Check your smoke and fire alarms

While we hope you check them regularly anyway, it’s important to get into the habit of routinely checking your smoke alarms when a foster child is due to arrive at your home.

Secure windows and doors

If you have very young children moving into your home, you may need to adapt windows and doors, so they can’t be easily opened.  Most modern windows feature a child safety catch which only lets them open so far, while front and back doors should be kept locked at all times to ensure their safety.

Don’t overlook window blinds

Blinds are among the most dangerous items around the home and present a very real choking risk to young children. If you have Venetian, roller or any other blinds with a pull-cord system, you need to make sure this is adapted with the right safety features before children move in. Blind cords should be wound tight around wall hooks when not in use, and kept well out of reach of children.

First-Night Essentials

When everyone is adjusting to the new arrangement, the first night will be one of the most challenging for both of you. To make it pass as smoothly as possible, and to help them feel safe, secure and welcome, there are a few essentials you should have around the home that will make all the difference to their first night under your roof.

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Here, we list essential items you should have for your foster child’s first evening in your home.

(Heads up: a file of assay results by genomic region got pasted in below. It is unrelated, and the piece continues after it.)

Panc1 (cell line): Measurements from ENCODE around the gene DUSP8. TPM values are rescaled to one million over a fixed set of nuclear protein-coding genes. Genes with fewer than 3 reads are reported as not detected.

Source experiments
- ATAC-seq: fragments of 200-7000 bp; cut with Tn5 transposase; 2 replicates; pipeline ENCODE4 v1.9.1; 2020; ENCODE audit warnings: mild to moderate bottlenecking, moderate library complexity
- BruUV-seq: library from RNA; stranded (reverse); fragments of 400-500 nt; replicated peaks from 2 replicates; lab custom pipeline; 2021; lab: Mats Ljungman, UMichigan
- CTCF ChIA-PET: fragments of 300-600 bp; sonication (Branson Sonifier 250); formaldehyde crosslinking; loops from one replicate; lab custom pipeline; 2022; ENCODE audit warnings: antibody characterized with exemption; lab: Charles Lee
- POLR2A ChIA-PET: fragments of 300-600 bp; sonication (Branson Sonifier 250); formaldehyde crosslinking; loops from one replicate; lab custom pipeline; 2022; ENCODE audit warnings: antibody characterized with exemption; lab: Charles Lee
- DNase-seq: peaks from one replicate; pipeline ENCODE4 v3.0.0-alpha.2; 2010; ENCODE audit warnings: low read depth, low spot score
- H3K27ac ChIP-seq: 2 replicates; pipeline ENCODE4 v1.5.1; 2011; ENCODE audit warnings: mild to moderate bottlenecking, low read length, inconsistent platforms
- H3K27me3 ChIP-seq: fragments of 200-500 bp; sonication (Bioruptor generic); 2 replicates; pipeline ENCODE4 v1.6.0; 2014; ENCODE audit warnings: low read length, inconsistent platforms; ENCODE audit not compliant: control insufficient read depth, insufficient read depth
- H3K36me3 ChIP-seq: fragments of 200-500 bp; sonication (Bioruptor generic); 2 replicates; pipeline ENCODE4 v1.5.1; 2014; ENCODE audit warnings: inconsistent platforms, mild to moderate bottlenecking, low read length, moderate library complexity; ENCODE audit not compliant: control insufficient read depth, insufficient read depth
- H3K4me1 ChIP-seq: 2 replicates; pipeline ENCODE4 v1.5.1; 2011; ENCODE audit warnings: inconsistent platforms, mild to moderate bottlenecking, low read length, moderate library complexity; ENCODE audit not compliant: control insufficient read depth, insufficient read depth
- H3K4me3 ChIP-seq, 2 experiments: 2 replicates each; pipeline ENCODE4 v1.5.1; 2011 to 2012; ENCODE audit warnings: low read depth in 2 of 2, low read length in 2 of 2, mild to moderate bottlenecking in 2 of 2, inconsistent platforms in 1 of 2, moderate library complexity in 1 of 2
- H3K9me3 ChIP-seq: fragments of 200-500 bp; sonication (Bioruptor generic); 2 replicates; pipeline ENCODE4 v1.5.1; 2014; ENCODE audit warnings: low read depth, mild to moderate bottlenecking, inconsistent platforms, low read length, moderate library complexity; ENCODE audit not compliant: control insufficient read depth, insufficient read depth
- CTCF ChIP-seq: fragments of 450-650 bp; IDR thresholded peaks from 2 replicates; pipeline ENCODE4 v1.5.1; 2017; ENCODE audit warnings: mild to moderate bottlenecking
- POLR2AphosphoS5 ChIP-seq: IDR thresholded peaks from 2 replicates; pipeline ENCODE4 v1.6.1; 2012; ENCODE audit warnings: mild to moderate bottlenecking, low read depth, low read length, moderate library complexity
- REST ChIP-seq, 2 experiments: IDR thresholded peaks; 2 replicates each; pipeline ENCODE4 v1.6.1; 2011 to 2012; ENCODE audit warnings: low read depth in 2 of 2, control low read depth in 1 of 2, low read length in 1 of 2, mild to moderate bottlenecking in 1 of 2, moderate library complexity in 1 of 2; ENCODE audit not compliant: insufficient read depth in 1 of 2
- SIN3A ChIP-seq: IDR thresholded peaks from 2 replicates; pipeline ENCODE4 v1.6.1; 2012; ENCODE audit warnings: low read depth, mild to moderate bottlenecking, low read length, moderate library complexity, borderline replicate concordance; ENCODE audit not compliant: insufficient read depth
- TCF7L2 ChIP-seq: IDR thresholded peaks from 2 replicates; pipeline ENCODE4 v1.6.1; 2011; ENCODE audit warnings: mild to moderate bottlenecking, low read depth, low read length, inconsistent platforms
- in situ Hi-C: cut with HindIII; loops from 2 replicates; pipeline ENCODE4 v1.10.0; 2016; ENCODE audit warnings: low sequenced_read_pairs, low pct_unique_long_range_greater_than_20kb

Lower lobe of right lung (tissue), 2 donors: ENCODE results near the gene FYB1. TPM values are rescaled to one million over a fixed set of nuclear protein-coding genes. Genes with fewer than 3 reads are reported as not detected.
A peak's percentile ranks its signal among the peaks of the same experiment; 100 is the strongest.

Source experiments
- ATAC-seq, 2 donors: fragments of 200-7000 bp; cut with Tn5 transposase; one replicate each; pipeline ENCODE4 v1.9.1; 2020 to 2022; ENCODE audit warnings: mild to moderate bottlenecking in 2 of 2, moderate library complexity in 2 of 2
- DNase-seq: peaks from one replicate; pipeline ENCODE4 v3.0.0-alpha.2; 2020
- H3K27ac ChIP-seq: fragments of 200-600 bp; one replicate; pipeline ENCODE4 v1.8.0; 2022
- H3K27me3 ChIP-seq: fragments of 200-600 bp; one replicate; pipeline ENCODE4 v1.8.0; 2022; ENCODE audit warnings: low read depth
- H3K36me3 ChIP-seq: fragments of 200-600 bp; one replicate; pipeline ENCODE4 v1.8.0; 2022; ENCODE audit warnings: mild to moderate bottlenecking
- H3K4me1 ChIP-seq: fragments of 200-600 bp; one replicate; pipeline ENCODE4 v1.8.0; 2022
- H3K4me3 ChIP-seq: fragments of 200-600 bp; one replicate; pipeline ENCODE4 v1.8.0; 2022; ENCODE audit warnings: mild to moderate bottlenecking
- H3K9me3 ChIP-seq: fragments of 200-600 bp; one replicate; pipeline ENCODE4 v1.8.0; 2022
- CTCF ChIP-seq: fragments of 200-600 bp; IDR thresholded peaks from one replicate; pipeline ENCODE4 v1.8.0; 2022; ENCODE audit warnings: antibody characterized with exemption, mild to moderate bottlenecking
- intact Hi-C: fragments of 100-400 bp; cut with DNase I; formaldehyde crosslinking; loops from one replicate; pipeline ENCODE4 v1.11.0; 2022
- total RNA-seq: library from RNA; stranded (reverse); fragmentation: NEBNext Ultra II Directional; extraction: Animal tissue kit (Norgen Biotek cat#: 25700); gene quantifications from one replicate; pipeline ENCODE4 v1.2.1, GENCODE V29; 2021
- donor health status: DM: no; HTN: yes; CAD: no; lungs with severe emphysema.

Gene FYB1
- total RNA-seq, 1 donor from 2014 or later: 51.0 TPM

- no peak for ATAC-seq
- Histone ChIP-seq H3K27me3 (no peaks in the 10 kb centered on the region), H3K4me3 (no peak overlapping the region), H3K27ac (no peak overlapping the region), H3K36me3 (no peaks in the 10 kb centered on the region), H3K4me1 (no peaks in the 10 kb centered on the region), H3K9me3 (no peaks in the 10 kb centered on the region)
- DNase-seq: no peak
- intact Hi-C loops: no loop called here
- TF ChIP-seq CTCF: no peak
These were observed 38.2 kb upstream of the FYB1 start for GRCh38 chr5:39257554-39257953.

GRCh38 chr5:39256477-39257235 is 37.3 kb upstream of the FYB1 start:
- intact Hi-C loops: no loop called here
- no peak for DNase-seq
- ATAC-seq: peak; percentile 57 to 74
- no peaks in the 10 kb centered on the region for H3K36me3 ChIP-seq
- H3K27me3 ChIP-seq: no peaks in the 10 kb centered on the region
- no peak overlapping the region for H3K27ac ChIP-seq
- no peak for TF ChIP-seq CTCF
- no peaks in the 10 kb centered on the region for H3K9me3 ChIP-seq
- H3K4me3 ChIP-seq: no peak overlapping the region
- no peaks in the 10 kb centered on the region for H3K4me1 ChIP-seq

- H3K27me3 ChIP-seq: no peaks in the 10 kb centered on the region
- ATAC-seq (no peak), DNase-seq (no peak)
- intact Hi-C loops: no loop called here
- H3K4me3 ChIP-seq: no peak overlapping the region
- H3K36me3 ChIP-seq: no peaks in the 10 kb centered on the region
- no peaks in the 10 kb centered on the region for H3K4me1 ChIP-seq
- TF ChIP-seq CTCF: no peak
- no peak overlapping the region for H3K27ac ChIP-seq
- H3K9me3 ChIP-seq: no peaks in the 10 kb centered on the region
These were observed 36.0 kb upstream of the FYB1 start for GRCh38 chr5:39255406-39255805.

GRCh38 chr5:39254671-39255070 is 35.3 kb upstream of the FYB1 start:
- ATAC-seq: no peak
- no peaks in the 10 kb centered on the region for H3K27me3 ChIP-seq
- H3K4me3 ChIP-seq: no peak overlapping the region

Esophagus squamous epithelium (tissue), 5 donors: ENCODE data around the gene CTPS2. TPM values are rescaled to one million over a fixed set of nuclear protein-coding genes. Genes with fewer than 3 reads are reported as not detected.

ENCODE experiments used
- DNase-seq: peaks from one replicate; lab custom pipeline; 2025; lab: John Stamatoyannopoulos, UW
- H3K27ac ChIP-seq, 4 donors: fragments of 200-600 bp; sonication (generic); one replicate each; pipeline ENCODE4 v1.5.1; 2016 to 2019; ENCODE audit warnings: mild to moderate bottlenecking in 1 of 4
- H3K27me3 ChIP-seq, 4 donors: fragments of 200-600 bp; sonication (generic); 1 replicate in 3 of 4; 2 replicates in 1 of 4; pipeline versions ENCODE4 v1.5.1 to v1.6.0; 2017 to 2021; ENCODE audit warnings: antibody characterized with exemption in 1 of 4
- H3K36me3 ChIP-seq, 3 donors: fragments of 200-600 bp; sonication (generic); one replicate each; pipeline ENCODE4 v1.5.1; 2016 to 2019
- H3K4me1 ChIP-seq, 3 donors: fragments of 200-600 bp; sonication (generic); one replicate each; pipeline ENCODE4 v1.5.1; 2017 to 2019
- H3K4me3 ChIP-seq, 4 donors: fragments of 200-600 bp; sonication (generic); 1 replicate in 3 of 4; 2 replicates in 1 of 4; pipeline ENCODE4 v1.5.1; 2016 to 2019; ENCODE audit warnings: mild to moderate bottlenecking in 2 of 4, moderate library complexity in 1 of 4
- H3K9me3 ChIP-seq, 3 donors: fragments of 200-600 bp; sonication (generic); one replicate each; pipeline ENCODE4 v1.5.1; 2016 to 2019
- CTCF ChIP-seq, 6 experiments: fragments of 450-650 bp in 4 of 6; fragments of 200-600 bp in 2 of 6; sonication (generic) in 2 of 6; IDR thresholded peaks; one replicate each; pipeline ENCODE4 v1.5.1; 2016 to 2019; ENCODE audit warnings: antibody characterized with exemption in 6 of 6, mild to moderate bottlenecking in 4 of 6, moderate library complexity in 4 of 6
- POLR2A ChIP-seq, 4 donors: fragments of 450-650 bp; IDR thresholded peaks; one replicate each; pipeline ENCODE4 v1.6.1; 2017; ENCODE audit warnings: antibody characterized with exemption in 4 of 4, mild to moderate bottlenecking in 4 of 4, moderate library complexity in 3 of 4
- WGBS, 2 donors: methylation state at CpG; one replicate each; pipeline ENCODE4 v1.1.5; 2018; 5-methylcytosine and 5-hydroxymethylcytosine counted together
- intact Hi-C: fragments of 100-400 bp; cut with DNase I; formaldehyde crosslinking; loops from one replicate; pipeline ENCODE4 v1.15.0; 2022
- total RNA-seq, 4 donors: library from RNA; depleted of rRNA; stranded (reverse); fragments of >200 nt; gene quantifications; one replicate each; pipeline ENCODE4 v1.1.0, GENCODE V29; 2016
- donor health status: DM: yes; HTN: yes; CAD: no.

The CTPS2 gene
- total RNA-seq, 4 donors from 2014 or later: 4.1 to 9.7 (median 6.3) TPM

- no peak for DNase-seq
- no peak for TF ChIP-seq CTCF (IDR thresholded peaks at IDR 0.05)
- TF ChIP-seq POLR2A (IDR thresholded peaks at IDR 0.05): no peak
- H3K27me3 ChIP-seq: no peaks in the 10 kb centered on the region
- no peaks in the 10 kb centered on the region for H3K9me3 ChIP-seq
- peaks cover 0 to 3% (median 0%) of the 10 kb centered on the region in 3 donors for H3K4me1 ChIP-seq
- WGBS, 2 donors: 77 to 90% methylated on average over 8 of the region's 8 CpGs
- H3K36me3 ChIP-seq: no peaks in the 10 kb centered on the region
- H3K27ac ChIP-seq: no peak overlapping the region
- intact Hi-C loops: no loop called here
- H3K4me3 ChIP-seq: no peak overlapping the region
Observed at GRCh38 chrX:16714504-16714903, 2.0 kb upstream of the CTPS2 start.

• A good choice of food – Without knowing their preferred food, preparing the right meal can be tricky when they first move in – so make sure your cupboards are well stocked with all the basics, so you can easily rustle something up.
  • Toiletries – We’d recommend buying them a few personal toiletries and putting these in their room for when they first arrive. Things like deodorant, toothpaste and toothbrush, and face wipes will come in handy.
  • Spare clothes – Depending on their circumstances, foster children may not have all that many clothes, the placement team or your SSW will advise if you need to purchase a few essentials.
  • Toys, games and anything else age-appropriate – Whatever their age, a few things to help take their mind off the stress of the day will be a welcome addition to their bedroom. Just make sure they’re age-appropriate, and don’t go overboard.